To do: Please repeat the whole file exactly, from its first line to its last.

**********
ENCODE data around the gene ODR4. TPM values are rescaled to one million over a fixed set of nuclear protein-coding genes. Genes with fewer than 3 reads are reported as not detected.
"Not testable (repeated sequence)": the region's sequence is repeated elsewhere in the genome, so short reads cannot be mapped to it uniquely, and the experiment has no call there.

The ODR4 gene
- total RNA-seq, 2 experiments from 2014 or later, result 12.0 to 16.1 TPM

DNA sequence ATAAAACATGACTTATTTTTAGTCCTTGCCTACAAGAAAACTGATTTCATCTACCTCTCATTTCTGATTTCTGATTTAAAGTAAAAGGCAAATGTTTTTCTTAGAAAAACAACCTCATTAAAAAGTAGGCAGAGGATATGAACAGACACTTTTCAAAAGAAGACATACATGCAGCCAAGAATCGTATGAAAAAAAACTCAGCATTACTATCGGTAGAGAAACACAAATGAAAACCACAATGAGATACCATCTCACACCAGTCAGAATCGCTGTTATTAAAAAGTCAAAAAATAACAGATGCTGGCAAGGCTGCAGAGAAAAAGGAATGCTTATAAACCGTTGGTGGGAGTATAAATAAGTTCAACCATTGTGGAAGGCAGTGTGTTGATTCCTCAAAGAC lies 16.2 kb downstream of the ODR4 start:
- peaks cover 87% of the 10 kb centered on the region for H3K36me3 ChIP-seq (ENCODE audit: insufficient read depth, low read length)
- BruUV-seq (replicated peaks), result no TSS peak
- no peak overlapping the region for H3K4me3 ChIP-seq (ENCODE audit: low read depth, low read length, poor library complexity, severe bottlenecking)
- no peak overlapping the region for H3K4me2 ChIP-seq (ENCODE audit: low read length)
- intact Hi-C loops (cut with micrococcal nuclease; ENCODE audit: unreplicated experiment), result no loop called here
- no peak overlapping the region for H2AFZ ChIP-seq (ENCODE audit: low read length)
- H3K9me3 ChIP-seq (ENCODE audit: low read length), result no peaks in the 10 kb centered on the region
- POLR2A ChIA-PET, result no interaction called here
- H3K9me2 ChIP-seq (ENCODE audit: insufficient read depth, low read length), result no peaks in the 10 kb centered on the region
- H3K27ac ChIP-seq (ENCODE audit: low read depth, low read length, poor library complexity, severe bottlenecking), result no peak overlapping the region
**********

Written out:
ENCODE data around the gene ODR4. TPM values are rescaled to one million over a fixed set of nuclear protein-coding genes. Genes with fewer than 3 reads are reported as not detected.
"Not testable (repeated sequence)": the region's sequence is repeated elsewhere in the genome, so short reads cannot be mapped to it uniquely, and the experiment has no call there.

The ODR4 gene
- total RNA-seq, 2 experiments from 2014 or later, result 12.0 to 16.1 TPM

DNA sequence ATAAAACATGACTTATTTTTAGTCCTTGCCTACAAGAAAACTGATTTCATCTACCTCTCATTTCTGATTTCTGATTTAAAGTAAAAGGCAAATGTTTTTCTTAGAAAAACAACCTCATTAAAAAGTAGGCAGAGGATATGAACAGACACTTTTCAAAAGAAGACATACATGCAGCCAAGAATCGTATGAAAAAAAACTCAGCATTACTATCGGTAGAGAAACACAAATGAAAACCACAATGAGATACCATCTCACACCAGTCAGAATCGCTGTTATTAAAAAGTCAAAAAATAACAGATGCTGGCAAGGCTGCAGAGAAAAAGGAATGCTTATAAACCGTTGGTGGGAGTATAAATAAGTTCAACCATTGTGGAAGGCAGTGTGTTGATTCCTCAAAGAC lies 16.2 kb downstream of the ODR4 start:
- peaks cover 87% of the 10 kb centered on the region for H3K36me3 ChIP-seq (ENCODE audit: insufficient read depth, low read length)
- BruUV-seq (replicated peaks), result no TSS peak
- no peak overlapping the region for H3K4me3 ChIP-seq (ENCODE audit: low read depth, low read length, poor library complexity, severe bottlenecking)
- no peak overlapping the region for H3K4me2 ChIP-seq (ENCODE audit: low read length)
- intact Hi-C loops (cut with micrococcal nuclease; ENCODE audit: unreplicated experiment), result no loop called here
- no peak overlapping the region for H2AFZ ChIP-seq (ENCODE audit: low read length)
- H3K9me3 ChIP-seq (ENCODE audit: low read length), result no peaks in the 10 kb centered on the region
- POLR2A ChIA-PET, result no interaction called here
- H3K9me2 ChIP-seq (ENCODE audit: insufficient read depth, low read length), result no peaks in the 10 kb centered on the region
- H3K27ac ChIP-seq (ENCODE audit: low read depth, low read length, poor library complexity, severe bottlenecking), result no peak overlapping the region